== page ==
Who could even begin to imagine a highly successful high country New Zealand farmer exploring his feminine side collecting frocks? Eden Hore was a visionary who established a trailblazing collection representing a unique slice of New Zealand couture fashion which cannot be found anywhere else in the country – and possibly the world.

The Eden Hore collection began when this successful farmer became interested in his housekeeper’s gowns. He began accompanying her to many fashion parades where he became captivated by the female clothing designs of the 70s and early 80s. As a farmer his initial interest was in wool and leather garments but Eden’s growing collection of glamorous female clothing created what is now considered an important collection from a time when New Zealand traditionally looked to Paris and London as leaders in the world of fashion.


I can remember on one of my early filming trips to Central Otago visiting the strangest farm I have ever been to. Apart from the lamas roaming about, there was also a strangely placed fountain and thousands of flowering plants in the paddocks that surrounded a homestead. An odd collection of vehicles scattered around the farm only added to the uniqueness of his property. But that was nothing compared to what my colleagues and I were shown inside the house.

Eden greeted us with firm handshakes then invited us in for a coffee as we had driven from Dunedin and needed a break. He told us he came from a long line of Central Otago high country farmers and although a successful sheep and cattle farmer, financially secure from the astute business deals he had made, his interests extended far beyond the traditional ones expected from a man with his background. Eden had also made numerous overseas trips and this helped develop his somewhat fertile imagination. From the stories he told us, he clearly liked to party in the company of interesting women – beauty queens, designers, entertainers and larger than life characters. Apart from dress collecting, he also had time to breed Tibetan yaks and pedigree miniature horses. We smiled at each other when he admitted to taking a docile young Himalayan tahr for bike rides around the farm!! (These goat-like animals grow to weigh 35kg so even a young one must have been a handful to say the least, especially holding it while riding a motorbike.)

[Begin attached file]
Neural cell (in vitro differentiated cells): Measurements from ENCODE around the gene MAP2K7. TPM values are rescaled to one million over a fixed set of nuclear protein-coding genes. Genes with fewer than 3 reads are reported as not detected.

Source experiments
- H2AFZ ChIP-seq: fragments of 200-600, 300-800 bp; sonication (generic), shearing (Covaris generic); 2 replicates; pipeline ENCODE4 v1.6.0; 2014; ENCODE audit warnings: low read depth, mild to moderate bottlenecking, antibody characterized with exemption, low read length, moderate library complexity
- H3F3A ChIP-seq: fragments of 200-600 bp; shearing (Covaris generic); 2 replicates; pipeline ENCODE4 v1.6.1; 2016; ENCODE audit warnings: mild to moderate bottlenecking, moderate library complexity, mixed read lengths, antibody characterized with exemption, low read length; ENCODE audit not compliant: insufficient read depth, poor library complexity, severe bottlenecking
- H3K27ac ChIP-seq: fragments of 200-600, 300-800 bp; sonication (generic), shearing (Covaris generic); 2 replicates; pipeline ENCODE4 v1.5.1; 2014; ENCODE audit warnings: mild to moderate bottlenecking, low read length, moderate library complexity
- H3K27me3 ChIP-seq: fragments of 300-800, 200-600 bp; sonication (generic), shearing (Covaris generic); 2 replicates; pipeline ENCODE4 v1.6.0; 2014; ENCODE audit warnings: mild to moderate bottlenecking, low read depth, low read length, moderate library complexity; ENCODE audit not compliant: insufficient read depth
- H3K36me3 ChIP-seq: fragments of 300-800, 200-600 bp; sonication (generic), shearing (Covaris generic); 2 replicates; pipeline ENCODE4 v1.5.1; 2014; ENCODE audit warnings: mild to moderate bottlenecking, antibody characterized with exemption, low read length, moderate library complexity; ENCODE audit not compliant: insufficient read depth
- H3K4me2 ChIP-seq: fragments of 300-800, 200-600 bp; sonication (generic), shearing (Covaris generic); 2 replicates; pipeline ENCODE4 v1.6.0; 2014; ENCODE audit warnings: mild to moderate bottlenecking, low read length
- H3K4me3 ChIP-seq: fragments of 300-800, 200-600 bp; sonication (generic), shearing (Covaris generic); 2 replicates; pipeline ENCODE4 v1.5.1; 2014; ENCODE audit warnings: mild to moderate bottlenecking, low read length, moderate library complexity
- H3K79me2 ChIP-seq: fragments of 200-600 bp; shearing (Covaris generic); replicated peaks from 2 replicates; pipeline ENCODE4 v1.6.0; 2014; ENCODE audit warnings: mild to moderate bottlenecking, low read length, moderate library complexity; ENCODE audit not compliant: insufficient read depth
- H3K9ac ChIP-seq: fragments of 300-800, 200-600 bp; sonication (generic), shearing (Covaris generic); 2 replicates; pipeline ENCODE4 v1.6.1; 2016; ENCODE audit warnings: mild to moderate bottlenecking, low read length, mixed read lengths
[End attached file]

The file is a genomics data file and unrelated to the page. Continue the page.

After the coffee break, we were taken to a former tractor shed which he now called the Glenshee Fashion Museum. We were confronted with rows and rows of glamourous dresses and accessories that hung in racks on both sides of the shed. The walls were covered in photos of female models and beauty queens. He pulled out some of his favourite frocks for me to film. He had a story to go with each one which made the whole experience memorable and informative. His joy in his clothing collection was obvious as he showed us one dress after another. He even offered to wear one but then changed his mind. He admitted he was not into drag. However, he did call on a female neighbour who happily popped in and modelled a couple of the dresses. He made sure the right accessories were also worn so each dress looked its best for the camera.

Eden Hore’s complete haute couture collection amounted to 276 pieces which he purchased during the 1970s and early 80s. He even had a replica of Princess Anne’s wedding dress. It is the largest private collection of 70s female clothing in the Southern Hemisphere. Popular culture of the time focused on hippies with floral shirts and brightly coloured bell bottom trousers but this gaudy clothing didn’t appeal to him. He was only attracted to the avant-garde styles of that time. He went after flamboyant evening gowns. He loved capes trimmed with ostrich feathers or embroidered with sequins. Figure hugging leather and chiffon creations are also prominent in his collection. He had a particular interest in New Zealand fashion designers and snapped up their creations to add to his collection.

Eden Hore Dresses (odt.co.nz)


Eden Hore loved Central Otago and did what he could to develop a local tourism industry. One of his stunts to attract publicity was booking a train to transport some of his cattle to Dunedin. He also loved to entertain and the garden parties he held on his Nasby farm were legendary. He would bring in models and beauty queens to model dresses from his collection and even fly in top entertainers of the day. He hired the best chefs to create the meals served outdoor with his floodlit art deco tiered fountain as a major feature of the dining area. To be invited to one of these events was an honour and invitations were sought after and highly prized.

When Eden died in 1997 at the age of 78, family members took over the farm. When they sold it in 2013, the Central Otago District Council bought the clothing collection for $40.000. They created a temperature-controlled display area at the Central Stories Museum in Alexandra where a revolving selection of Eden’s dresses can be seen.


The most striking garments from the Eden Hore Central Otago Collection, along with images of Eden working on the farm, are currently on display at the Dowse Art Museum in Lower Hutt (Wellington) It is the first time a dedicated Eden Hore display has been held outside Otago. As interest in his flamboyant collection grows, it seems very likely people in other parts of New Zealand will be able to see the costumes that appealed to this unusual Nasby farmer half a century ago. His collection of dresses is now recognized as an important time capsule of the latter part of 20th Century NZ female fashion.

Ceidrik Heward

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